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India’s Chandrayaan-2 detects increased radiation in space due to recent solar flare

India’s Chandrayaan-2 detects increased radiation in space due to recent solar flare
24 Feb, 2022
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The Chandrayaan-2 orbiter, launched and operated by the Indian Space Research Organisation (Isro), has detected an increased solar proton event (SPE), or solar radiation in space. While such radiations are not rare, the reason behind them is typically attributed to exceptional coronal mass ejection (CME) events – or storms on the sun’s outer surface. Isro said that the orbiter successfully captured two CME events of varying magnitudes, on January 18 and 20, respectively.

Solar flares are regular occurrences, and are reactions on the sun’s outer surface. Such flares, or solar storms, lead to ionised particles being released into space and across the solar system. Scientists have long stated that such solar flares can vary wildly in terms of magnitude, and if it crosses a particular threshold, could lead to radiation that can bring down satellite communication systems and even power grids on earth.

As a result, solar flares are studied regularly, including American space agency Nasa’s Parker Solar Probe looking to learn the sun’s behaviour in close quarters – to better predict the occurrence of violent solar storms that can bring life on earth to a standstill. Classification of solar flares are made in five categories – A, B, C, M and X. Each category represents a 10x increase in the sun’s energy output – for instance, a solar flare of B magnitude is 10x greater in intensity over an A-magnitude flare.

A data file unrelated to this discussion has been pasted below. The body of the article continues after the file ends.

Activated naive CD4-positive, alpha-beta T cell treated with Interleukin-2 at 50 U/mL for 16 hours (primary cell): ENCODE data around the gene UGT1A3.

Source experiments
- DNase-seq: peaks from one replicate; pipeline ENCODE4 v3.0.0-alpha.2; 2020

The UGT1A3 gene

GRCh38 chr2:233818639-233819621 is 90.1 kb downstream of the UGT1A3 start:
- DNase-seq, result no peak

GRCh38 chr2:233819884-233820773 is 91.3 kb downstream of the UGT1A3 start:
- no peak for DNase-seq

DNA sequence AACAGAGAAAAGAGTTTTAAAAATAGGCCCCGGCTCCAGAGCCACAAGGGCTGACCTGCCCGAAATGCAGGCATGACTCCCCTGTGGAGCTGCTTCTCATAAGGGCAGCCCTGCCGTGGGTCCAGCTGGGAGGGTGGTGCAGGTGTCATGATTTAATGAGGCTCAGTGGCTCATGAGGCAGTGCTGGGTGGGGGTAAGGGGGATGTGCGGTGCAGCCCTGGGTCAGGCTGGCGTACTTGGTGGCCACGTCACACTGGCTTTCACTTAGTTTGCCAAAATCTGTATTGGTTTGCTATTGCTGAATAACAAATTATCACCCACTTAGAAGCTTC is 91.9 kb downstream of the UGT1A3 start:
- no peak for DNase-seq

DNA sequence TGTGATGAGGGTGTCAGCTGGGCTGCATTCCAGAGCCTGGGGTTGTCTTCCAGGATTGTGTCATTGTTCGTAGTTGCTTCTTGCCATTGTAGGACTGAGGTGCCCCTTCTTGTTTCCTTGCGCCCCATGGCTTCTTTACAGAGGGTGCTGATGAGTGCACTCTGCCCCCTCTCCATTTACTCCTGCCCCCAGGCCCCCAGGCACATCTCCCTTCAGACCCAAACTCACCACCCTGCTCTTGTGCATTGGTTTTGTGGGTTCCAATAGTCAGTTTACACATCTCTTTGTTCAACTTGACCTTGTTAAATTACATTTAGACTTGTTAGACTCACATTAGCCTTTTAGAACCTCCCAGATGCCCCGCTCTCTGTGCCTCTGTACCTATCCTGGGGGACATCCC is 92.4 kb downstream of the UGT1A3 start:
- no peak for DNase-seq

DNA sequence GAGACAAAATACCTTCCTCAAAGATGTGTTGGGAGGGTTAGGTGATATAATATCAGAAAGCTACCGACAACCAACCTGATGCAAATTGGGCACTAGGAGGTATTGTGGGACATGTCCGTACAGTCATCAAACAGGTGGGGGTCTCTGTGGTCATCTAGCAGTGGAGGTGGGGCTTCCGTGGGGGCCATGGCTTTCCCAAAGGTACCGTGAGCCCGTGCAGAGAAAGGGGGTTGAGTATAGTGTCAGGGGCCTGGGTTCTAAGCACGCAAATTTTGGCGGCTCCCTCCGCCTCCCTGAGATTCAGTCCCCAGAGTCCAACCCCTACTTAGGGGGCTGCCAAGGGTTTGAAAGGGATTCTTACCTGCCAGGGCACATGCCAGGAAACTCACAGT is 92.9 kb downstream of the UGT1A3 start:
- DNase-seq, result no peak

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To this end, a statement made by Isro on the matter said, “Recently, there were two M-class solar flares. One flare (M5.5) spewed out energetic particles into interplanetary space and the other flare (M1.5) was accompanied by a CME.” It also described how Nasa’s Geostationary Operational Environmental Satellite (Goes) failed to record the origin of the SPE due to it being within earth’s atmosphere.

“Chandrayaan-2 Large Area Soft X-ray Spectrometer (CLASS) on-board Chandrayaan-2 Orbiter detected SPE due to an M5.5 class solar flare that occurred on January 20, 2022. The CLASS instrument also detected a CME event as it passed through the moon due to an M1.5 class solar flare that occurred on January 18. The CLASS payload on Chandrayaan-2 saw both the SPE and CME events pass by from two intense flares on the Sun,” Isro’s statement on the matter read.